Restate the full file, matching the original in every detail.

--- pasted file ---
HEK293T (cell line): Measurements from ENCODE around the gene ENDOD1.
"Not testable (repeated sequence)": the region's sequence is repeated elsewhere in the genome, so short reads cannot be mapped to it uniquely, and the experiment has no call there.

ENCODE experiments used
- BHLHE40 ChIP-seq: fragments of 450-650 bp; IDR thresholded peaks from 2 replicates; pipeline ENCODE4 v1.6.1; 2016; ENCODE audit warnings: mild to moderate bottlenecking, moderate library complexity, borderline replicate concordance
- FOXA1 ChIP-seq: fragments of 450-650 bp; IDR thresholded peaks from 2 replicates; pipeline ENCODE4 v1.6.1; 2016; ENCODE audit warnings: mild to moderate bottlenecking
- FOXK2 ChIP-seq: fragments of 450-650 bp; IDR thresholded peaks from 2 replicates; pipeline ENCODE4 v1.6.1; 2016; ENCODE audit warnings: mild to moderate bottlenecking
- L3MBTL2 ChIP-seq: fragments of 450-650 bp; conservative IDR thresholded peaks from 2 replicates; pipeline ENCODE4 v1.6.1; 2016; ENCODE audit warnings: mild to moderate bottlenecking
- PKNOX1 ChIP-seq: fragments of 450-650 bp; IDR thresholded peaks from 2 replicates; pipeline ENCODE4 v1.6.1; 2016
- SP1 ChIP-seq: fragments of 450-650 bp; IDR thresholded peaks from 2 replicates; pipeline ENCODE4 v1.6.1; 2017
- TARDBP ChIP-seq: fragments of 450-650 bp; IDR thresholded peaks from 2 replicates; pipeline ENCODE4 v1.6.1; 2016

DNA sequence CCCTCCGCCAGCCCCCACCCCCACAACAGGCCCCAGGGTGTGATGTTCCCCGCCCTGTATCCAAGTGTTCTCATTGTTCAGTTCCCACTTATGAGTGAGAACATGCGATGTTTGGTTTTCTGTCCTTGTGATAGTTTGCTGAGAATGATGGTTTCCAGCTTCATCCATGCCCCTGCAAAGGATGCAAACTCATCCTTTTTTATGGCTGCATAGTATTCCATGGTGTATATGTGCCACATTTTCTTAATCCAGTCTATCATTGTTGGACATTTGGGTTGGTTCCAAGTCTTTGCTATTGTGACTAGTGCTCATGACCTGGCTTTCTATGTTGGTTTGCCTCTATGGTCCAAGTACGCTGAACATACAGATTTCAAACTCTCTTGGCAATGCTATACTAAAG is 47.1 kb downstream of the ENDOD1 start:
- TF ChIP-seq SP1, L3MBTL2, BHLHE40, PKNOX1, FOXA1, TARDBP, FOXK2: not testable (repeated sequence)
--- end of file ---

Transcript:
HEK293T (cell line): Measurements from ENCODE around the gene ENDOD1.
"Not testable (repeated sequence)": the region's sequence is repeated elsewhere in the genome, so short reads cannot be mapped to it uniquely, and the experiment has no call there.

ENCODE experiments used
- BHLHE40 ChIP-seq: fragments of 450-650 bp; IDR thresholded peaks from 2 replicates; pipeline ENCODE4 v1.6.1; 2016; ENCODE audit warnings: mild to moderate bottlenecking, moderate library complexity, borderline replicate concordance
- FOXA1 ChIP-seq: fragments of 450-650 bp; IDR thresholded peaks from 2 replicates; pipeline ENCODE4 v1.6.1; 2016; ENCODE audit warnings: mild to moderate bottlenecking
- FOXK2 ChIP-seq: fragments of 450-650 bp; IDR thresholded peaks from 2 replicates; pipeline ENCODE4 v1.6.1; 2016; ENCODE audit warnings: mild to moderate bottlenecking
- L3MBTL2 ChIP-seq: fragments of 450-650 bp; conservative IDR thresholded peaks from 2 replicates; pipeline ENCODE4 v1.6.1; 2016; ENCODE audit warnings: mild to moderate bottlenecking
- PKNOX1 ChIP-seq: fragments of 450-650 bp; IDR thresholded peaks from 2 replicates; pipeline ENCODE4 v1.6.1; 2016
- SP1 ChIP-seq: fragments of 450-650 bp; IDR thresholded peaks from 2 replicates; pipeline ENCODE4 v1.6.1; 2017
- TARDBP ChIP-seq: fragments of 450-650 bp; IDR thresholded peaks from 2 replicates; pipeline ENCODE4 v1.6.1; 2016

DNA sequence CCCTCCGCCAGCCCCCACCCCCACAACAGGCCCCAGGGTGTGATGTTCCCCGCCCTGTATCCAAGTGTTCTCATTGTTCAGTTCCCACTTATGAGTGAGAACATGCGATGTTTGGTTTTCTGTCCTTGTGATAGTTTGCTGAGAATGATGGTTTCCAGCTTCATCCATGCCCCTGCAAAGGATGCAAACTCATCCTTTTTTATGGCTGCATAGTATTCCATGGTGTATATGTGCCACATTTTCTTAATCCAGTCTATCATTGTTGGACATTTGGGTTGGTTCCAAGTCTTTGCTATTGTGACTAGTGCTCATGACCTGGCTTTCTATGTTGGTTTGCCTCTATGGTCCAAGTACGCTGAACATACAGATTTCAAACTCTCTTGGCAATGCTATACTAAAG is 47.1 kb downstream of the ENDOD1 start:
- TF ChIP-seq SP1, L3MBTL2, BHLHE40, PKNOX1, FOXA1, TARDBP, FOXK2: not testable (repeated sequence)